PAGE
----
The first day of the Conference was all about the young lawyers. They had great sessions about the cases of litigation in court and it was amazing to grasp the knowledge and sharing of all the experiences of young lawyers from all over the Commonwealth. The sessions were very interactive as they divided us all in small groups to discuss current issues and problems with one designated mentor. Our groups mentor was Brigid Watson, the Secretary General at the Commonwealth Lawyers Association. It was a mind opening and immensely knowledgeable session! The values and ideas exchanged will always remain a great part of my career and life.

By the end of the first evening I already knew lot of people from the Commonwealth. I met Kerry Clark who is a Barrister in Australia and her beautiful daughter who was here to explore the Indian culture. I had an interactive discussion with Francis-Xavier Sosu (Esq), who is a Member Of Parliament at the Parliament of Ghana here to speak about the Death Penalty issue across the Commonwealth. Later on, he also gifted me his signed book called “Guilty until Proven Innocent”.

Dinner with delegates from Australia, India and Ghana

The second day was the Inaugural session of the Commonwealth Lawyers Conference. The Governor of Goa, P.S. Sreedharan Pillai, inaugurated the 23rd Commonwealth Law Conference, 2023. The event was attended by the Union Minister for Law and Justice, Kiren Rijiju, and the Chief Minister of Goa, Dr. Pramod Sawant.

The Commonwealth Secretary-General, Rt Hon Patricia Scotland KC interacting after her speech

The Commonwealth Secretary-General, Rt Hon Patricia Scotland KC, was also present at the event and in her keynote speech she said: “As lawyers, we can change the world if we choose. We are jointly charged to deliver justice, particularly for the poor, the marginalised, the silenced and the vulnerable.”

During the event the government highlighted the removal of 1486 laws from the statute book over the past 8 years which are outdated and antiquated laws. Additionally, he announced that the Union Ministry of Law and Justice intends to introduce a bill in the upcoming Parliament session in India to repeal 65 more obsolete laws and related provisions.

On Day 3, I had the opportunity to be the part of CLA Environmental and Climate Justice Committee, and discuss prevailing issues in the commonwealth. Fiona Ey, the coconvener, organized small talks with the delegates and share the work and aspirations of this recently convened Committee. We all committed to help each other and form a stronger networking group. In the near future we aim to address the social, economic, and environmental inequalities that contribute to and are exacerbated by climate change, and to create a more equitable and sustainable future for all.

Uniting with Commonwealth Lawyers Association Environmental and Climate Justice Committee

Celebrating Women’s Day with speakers: Lubna Shuja, the first Asian, first Muslim and seventh female president of the Law Society of England and Wales and Mrs Justice B V Nagarathna, Chief Justice of India candidate for 2025 and the judge of Supreme Court of India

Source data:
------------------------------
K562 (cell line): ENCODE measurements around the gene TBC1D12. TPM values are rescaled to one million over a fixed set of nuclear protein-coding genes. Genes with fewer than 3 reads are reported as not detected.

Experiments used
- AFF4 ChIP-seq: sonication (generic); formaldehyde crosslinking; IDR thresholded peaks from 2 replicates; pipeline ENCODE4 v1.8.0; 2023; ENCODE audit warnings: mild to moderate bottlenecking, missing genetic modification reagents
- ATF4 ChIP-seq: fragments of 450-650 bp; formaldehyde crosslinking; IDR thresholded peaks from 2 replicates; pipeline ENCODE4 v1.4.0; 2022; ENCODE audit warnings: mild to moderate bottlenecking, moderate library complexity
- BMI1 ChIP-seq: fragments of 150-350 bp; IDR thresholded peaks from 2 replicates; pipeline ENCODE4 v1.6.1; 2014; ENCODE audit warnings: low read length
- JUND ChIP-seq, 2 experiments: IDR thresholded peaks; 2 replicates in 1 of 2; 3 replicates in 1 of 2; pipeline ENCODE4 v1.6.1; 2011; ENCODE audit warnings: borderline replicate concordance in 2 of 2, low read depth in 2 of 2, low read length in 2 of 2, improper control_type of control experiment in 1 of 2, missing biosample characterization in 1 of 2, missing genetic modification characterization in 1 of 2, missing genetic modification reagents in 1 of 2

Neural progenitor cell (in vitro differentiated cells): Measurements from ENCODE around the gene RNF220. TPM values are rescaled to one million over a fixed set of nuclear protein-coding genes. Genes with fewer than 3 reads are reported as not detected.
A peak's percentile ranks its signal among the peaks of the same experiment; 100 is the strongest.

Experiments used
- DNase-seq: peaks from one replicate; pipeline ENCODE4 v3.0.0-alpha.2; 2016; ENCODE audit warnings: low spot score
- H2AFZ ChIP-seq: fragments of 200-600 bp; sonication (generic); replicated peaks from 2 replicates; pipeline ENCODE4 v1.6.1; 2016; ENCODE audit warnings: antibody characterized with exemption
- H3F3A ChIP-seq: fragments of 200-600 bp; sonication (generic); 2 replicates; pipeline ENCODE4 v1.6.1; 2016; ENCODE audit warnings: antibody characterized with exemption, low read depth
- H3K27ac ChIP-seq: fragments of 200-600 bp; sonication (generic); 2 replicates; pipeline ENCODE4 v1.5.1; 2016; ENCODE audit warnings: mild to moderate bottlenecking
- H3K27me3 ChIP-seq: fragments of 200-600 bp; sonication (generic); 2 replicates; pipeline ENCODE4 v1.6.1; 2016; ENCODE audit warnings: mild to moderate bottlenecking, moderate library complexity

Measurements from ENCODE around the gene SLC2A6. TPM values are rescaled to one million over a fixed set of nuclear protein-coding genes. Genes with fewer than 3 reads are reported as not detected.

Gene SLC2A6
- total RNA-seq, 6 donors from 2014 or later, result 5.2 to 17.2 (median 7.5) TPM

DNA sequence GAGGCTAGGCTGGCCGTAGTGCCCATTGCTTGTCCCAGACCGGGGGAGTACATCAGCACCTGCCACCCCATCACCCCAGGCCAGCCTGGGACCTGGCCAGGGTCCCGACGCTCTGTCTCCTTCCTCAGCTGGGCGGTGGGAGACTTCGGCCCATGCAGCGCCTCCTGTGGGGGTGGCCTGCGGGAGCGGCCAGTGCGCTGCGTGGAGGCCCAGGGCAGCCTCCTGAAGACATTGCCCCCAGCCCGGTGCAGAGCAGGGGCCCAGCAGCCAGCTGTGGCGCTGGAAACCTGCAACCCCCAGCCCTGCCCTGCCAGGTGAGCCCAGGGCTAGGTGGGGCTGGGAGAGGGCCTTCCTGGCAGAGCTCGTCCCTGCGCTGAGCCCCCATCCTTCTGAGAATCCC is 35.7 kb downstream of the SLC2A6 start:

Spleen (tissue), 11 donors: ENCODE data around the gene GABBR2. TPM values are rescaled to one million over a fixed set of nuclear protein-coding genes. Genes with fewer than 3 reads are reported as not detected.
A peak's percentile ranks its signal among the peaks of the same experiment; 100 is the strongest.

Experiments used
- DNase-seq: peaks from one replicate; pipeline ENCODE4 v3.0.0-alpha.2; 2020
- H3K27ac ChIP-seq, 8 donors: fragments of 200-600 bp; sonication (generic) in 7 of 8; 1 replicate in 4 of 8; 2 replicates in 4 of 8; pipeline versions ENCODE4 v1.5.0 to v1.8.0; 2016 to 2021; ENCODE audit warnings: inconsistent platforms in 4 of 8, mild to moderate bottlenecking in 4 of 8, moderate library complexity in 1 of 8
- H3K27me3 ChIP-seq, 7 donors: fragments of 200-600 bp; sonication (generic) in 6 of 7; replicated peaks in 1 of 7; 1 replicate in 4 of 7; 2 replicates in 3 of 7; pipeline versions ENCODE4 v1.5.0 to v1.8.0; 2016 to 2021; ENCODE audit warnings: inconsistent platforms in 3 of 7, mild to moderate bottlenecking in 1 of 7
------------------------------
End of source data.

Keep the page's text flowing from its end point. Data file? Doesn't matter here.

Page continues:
On the Day 4, International Women’s Day celebration was the highlight, where they invited powerful women from all over the Commonwealth to gather and share their experiences and just get to know each other. We had speeches from Lubna Shuja, who is the first Asian, first Muslim and seventh female president of the Law Society of England and Wales. Mrs Justice B V Nagarathna, who is the Chief Justice of India candidate for 2025 and also the judge of Supreme Court of India also attended the event making it even more special!

On the same eve, they organized this Gala Dinner of CLC 2023. 8th of March was also the day when Indians celebrate Holi festival with colours and do party. Hence, the whole dinner was a grand celebration in itself combining various cultures and people together. It was a lifetime experience to celebrate this festival with various international delegates. I do not want to brag but now I am friends with great future lawyers from the Commonwealth like Justin Collins from Jamaica, Daniel Goldblatt and Adam Riley from UK, Geoffrey Yeung and Sharon Tam from Hong Kong, Eresha Weerasuriya and Inas Jinnah from Sri Lanka. I also have friends from the Indian law system like Mrinalini Sen Gupta and Manoj Gorkela who are already renowned names in India.

Gala Dinner and Holi celebration with delegates from India, Hong Kong and Malaysia

Day 5, ended with the traditional dance of Goa where Brian H Speers, the immediate past president of CLA welcomed Peter D. Maynard as a president. Winners from the Moot competition were awarded. Malta, the next venue of Commonwealth Law Conference was announced for 2025. The added highlight of the rest of the afternoon was Cricket Match between Commonwealth 11 vs Goa 11.

My key takeaway from the whole event was that you never know what you can find on any given day of your path. Opportunities like these help you understand your strengths and weaknesses when you are away from your comfort zone. Don’t be afraid to introduce yourself and exchange contact information with others. All you need is to have a positive outlook towards it. In the usual course, you can keep doing what you are doing but sometimes it’s good to have some fun, exchange knowledge and experiences and know the possibilities of the world that is moving beyond jurisdictional boundaries.

CLC2023 gifts and souvenirs

I wanted to take a moment to express my sincere gratitude to Brigid Watson, Clare Roe, Leah Almeida and Evie Wilson for giving lawyers such a great platform like CLC2023 to discuss and expand our perspectives. I would never forget Karen Cheah, Daniel Kip, David Denniston, Melinda Janki, Janet Othero and Manoj Gorkela for their informed, empathetic, and engaging conversations. I am also delighted to receive such thoughtful gifts from Donovan Walker, Justin Collins, Francis-Xavier Sosu and Sharon Tam and they have truly added a special touch to my collection. They are a wonderful reminder of the great time we had together and the connections we made during the event.